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BlockJoy ‘nodes-as-a-service’ provider for Web3 raises nearly $11M in funding

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BlockJoy Inc., a Web3 infrastructure company that develops node management solutions for blockchain providers, announced Thursday that it has raised nearly $11 million to reduce operating costs for providers.

The company said that it raised the money across combined seed and Series A funding rounds from Gradient Ventures, Draper Dragon, Dragon Roark, Active Capital, Borderless HNT and Renegade Ventures, among others.

The company builds a white-label blockchain “nodes-as-a-service” management product for node-hosting enterprise customers that is far less expensive than traditional cloud-based solutions. According to the company, its solution can deliver a cloudlike experience and reduce operating costs by up to 80%.

The function of a blockchain node is to assist with securing the decentralized network. Depending on the protocol, a node can determine whether a transaction is valid and accept or reject it, add it to the distributed ledger and broadcast the transaction history to other nodes. Nodes themselves are fundamental to maintaining the decentralized nature of blockchains and the more nodes that exist, the more robust the network.

To simplify running nodes, enterprise node hosting services often run the software that maintains them on cloud services such as Amazon Web Services and Microsoft Azure. Both of these providers offer node management, but it doesn’t run directly on commodity servers. Although it can be enticing to host nodes in the cloud because it’s simple and swift to launch on these services, it’s expensive and less efficient.

“Through BlockJoy’s unique technology and our focus on blockchain-specific Web3 infrastructure, we can shrink the costs of node-running further than your typical cloud provider can,” said Chris Bruce, co-founder and chief executive of BlockJoy.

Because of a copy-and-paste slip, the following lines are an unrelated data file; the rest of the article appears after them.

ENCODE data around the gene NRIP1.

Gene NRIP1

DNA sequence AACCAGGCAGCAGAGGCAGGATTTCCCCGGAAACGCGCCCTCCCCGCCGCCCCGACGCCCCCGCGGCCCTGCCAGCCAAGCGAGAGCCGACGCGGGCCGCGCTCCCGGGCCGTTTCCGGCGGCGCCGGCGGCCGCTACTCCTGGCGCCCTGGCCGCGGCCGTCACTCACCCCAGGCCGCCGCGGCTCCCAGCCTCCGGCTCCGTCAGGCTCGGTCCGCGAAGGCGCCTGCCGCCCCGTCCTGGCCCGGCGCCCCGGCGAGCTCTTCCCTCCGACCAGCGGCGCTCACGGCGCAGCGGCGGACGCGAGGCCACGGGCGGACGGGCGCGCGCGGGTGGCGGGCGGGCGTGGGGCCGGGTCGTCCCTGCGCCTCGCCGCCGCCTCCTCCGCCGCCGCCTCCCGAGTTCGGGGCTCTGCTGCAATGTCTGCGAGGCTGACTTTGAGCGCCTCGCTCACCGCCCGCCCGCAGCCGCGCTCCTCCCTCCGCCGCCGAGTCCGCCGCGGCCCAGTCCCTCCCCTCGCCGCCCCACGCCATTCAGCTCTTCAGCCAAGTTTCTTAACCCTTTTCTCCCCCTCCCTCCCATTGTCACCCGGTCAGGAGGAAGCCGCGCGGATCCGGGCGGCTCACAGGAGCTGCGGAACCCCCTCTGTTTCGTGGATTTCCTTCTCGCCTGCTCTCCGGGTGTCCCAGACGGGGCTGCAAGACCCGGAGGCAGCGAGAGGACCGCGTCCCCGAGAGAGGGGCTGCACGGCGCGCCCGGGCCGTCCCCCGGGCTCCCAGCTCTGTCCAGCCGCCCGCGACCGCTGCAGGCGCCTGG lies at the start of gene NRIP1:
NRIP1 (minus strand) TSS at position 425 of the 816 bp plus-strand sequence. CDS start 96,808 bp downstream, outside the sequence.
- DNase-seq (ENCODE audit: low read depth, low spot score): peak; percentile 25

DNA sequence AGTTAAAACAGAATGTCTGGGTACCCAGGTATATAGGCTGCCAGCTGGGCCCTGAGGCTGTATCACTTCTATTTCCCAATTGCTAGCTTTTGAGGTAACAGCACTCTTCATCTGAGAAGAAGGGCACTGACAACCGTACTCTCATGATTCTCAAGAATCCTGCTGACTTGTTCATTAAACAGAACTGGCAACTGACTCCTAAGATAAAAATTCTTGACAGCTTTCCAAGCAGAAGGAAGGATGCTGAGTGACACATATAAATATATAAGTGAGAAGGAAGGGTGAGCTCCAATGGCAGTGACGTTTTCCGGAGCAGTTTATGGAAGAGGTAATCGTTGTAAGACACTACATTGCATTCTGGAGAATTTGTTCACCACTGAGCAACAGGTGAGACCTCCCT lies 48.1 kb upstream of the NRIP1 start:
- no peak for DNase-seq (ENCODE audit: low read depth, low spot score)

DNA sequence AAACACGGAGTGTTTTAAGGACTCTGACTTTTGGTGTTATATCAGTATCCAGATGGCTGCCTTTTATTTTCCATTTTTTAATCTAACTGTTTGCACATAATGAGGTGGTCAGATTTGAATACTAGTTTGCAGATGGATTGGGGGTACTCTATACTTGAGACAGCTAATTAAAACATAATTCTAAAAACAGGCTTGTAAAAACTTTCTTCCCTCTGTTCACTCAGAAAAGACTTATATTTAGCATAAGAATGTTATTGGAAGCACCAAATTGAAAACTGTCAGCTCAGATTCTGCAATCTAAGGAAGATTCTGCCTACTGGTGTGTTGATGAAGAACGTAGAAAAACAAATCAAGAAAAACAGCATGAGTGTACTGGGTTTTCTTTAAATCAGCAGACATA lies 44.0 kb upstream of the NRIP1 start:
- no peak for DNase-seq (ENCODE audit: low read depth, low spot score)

BlockJoy came about as the brainchild of Bruce and co-founder and Chief Technology Officer Sean Carey, who began the company as a staking service for friends and family. People can “stake” or lock up cryptocurrency to secure a blockchain in order to earn rewards.

The project took root quickly and the founders began to use the platform to run nodes for other businesses. Before founding BlockJoy, Bruce co-founded four companies and Carey co-founded Helium Inc., an “internet of things” blockchain network with a $1.2 billion valuation.

From their experience, Bruce and Carey discovered that most people find it difficult to run their own validator node. On top of that, cloud-based nodes could be two to three times more expensive than running nodes on bare metal. That meant constructing purpose-built infrastructure for Web3 could allow any company or person to deploy and manage their own nodes, potentially a major market.

“As the first and only platform that is purpose-built for running blockchain nodes on infrastructure designed for Web3, BlockJoy helps enterprises to deploy and run blockchain nodes on any infrastructure, anywhere in the world, on commodity bare-metal servers,” said Bruce.

The company currently supports a number of notable crypto companies as customers, including Helium, Indodax, Seeed Studio and Gate.io, plus the exchanges Binance and Crypto.com. The company is launching its beta today with support for Ethereum and Helium. And it has a planned production launch with nearly 30 supported protocols after the public beta in the coming weeks.

The company said that it will use the funds to support the continued development and launch of BlockVisor, the company’s patented node management software, which is currently available for beta signups.

Image: TheDigitalArtist/Pixabay

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